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Wednesday, October 09, 2013

Reception for Cook, Saladyga shows at Kehler, Liddell Fri., Oct. 18

Kehler Liddell Gallery
873 Whalley Ave., New Haven, (203) 389-9555
Rod Cook: Masks
Gerald Saladyga: Dot Works 2000—2004
Oct. 10—Nov. 10, 2013.
Artist's Reception: Fri., Oct. 18, 6—9 p.m.

Press release from Kehler Liddell Gallery

Exhibits by Rod Cook (Masks) and Gerald Saladyga (Dot Works: 2000—2004) will be on view at Kehler Liddell Gallery in Westville from Oct. 10 through Nov. 10, 2013. There will be an artist's reception on Fri., Oct. 18, from 6—9 p.m.

Masks explores how the private condition is veiled by a façade or mask when presented to the public. Cook dove into the idea that how people outwardly represent themselves speaks more to how they wish to be received, rather than as an actual translation of what they consist of inside. He removes the external interferences and instead gives his models a literal mask to create an alternative expression, for Cook, a more genuine image of whom that person is or who they wish to be. The images capture the unique and fleeting moment when wearing a mask and little else, the true self can and will expose what is underneath. From behind the shrouded security of this alternate mask, the fashioned and orchestrated façade melts away and one’s hopes, fears, and fantasies are revealed.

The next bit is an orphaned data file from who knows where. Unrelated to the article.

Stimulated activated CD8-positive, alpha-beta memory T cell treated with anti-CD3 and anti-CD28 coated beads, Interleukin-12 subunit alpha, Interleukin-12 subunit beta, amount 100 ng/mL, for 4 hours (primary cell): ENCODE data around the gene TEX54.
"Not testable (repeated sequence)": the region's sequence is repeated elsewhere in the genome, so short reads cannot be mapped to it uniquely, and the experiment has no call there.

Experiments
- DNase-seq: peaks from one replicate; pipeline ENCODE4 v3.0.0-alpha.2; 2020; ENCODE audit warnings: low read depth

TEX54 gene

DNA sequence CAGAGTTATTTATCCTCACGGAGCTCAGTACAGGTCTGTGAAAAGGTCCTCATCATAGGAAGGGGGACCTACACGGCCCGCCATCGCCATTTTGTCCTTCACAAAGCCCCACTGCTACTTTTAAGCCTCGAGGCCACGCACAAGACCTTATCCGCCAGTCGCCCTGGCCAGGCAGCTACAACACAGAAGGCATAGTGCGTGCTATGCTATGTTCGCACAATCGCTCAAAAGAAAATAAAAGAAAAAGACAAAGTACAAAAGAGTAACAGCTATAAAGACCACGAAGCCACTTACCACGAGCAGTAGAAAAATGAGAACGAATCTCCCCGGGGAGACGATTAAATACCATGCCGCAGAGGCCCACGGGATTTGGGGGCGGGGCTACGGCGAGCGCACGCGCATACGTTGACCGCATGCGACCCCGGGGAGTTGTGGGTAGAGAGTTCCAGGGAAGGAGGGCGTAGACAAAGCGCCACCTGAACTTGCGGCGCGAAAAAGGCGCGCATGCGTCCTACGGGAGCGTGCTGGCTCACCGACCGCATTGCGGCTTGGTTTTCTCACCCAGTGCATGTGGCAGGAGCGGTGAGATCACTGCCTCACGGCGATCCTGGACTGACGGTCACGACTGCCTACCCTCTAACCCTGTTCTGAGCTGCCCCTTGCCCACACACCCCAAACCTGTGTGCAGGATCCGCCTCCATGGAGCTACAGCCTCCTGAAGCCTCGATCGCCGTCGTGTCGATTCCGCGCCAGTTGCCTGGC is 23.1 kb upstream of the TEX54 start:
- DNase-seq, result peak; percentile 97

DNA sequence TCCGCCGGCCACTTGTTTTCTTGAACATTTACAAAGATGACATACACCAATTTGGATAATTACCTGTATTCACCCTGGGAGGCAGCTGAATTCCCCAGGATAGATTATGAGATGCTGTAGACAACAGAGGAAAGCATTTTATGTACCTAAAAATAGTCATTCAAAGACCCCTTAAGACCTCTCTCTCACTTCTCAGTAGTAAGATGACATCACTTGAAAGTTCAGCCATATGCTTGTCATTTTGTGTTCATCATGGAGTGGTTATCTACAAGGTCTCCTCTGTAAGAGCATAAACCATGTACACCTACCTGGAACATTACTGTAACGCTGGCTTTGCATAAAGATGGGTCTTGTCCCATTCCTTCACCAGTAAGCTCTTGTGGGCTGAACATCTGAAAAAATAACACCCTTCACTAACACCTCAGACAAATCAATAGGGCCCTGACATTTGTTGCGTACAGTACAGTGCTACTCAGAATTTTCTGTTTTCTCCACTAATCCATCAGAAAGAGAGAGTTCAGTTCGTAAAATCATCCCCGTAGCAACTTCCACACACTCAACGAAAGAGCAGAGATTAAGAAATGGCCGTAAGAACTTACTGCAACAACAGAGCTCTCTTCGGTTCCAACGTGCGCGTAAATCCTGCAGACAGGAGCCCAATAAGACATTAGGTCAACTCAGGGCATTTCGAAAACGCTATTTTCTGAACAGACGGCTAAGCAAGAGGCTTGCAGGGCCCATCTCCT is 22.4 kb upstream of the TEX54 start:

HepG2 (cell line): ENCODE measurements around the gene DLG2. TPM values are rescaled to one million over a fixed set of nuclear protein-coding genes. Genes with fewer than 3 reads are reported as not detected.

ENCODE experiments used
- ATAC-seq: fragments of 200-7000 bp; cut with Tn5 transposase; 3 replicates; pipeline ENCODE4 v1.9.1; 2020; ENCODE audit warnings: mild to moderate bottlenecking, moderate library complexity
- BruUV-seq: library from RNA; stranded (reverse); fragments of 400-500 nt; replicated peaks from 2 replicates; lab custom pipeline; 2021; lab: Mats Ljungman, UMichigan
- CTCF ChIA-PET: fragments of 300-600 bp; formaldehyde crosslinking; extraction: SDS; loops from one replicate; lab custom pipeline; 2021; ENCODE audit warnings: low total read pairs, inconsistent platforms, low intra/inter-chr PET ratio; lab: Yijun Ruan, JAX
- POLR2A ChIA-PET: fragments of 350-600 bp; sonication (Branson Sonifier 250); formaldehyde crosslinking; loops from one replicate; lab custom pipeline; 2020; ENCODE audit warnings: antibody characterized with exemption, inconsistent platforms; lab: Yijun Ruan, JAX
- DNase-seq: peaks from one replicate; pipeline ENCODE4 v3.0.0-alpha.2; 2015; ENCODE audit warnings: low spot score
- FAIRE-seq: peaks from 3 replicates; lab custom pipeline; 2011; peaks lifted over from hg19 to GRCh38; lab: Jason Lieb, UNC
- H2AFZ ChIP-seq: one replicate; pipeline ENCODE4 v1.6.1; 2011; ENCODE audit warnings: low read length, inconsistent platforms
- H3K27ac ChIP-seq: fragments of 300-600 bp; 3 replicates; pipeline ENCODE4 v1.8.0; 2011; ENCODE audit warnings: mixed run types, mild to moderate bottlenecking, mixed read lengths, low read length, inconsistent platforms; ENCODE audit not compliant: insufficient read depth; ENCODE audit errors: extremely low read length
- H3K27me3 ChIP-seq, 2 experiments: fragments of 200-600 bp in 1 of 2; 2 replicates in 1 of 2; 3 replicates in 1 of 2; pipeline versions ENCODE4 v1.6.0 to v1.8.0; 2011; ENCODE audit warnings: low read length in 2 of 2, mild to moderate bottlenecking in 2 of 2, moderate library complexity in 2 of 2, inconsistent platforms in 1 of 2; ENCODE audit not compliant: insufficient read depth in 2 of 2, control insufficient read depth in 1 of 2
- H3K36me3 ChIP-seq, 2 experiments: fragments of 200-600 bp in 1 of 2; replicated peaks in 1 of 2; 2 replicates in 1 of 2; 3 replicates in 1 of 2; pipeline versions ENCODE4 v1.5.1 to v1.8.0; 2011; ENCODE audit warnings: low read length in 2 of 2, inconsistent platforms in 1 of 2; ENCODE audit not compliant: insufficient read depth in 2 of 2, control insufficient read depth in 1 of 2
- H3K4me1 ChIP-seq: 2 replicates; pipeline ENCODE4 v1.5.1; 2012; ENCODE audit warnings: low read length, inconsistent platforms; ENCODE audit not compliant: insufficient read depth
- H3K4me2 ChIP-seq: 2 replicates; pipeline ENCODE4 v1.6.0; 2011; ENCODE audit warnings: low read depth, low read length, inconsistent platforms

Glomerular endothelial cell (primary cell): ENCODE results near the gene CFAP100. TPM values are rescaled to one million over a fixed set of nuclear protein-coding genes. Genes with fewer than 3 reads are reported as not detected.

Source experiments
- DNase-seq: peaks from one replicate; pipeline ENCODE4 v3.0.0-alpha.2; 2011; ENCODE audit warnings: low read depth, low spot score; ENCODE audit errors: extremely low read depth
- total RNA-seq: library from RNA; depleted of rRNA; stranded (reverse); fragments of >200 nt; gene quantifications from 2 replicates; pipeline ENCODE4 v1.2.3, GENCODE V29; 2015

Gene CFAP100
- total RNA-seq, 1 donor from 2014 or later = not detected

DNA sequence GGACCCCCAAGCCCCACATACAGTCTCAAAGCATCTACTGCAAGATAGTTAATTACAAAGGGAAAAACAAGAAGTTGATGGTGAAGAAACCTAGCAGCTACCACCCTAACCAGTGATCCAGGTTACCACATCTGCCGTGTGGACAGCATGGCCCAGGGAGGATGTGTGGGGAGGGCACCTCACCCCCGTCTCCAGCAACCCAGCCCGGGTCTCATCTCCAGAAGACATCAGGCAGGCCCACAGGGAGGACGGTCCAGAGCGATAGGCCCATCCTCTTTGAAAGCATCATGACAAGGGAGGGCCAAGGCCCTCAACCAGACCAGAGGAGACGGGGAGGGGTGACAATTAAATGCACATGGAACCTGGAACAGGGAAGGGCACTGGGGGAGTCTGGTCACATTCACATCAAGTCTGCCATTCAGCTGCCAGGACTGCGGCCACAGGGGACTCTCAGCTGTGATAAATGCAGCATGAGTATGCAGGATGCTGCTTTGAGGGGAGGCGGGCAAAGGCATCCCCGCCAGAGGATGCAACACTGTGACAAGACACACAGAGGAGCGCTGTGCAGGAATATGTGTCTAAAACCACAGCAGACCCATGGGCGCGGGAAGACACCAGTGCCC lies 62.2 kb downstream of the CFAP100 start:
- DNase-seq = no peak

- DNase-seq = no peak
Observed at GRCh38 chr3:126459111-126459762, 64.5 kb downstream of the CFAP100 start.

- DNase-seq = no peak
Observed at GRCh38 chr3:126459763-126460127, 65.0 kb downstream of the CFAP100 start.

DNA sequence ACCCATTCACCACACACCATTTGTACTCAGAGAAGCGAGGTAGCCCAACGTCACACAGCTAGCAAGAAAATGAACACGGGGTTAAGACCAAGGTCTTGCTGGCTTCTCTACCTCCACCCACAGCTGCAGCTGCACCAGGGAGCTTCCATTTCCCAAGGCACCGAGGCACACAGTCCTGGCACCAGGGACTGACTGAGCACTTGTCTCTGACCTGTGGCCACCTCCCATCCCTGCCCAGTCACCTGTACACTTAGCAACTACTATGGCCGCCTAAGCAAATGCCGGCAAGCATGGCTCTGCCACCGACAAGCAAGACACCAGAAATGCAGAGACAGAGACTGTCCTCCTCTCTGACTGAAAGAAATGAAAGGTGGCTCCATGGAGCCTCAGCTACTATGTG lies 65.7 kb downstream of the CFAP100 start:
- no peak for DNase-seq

Photograph by Rod Cook

Dot Works 2000—2004, artist Jerry Saladyga conjures the early American Luminist painters’ depictions of light the American landscape and seascape. Taking their initial representations and isolating the concept within a contemporary minimalist framework, his technique is to layer closely positioned dots of latex house paint with an eye dropper onto canvas, paper or wood and then to sand down to an equal depth. This creates a unique effect, evoking the simulation of particles of bright light, hazy light, gray light and night light. Saladyga developed this technique over four years and in the process realized the dots could be used to represent other images of the cosmos. The paintings evolved into fractured and symbolic depictions of land, sky, water and space. Aligned with the American Luminist painters who illustrated a new landscape for the first time, the process behind and the finished product of Dot Works is reminiscent of the beauty and joy of first sight and interpretation.

Painting by Gerald Saladyga

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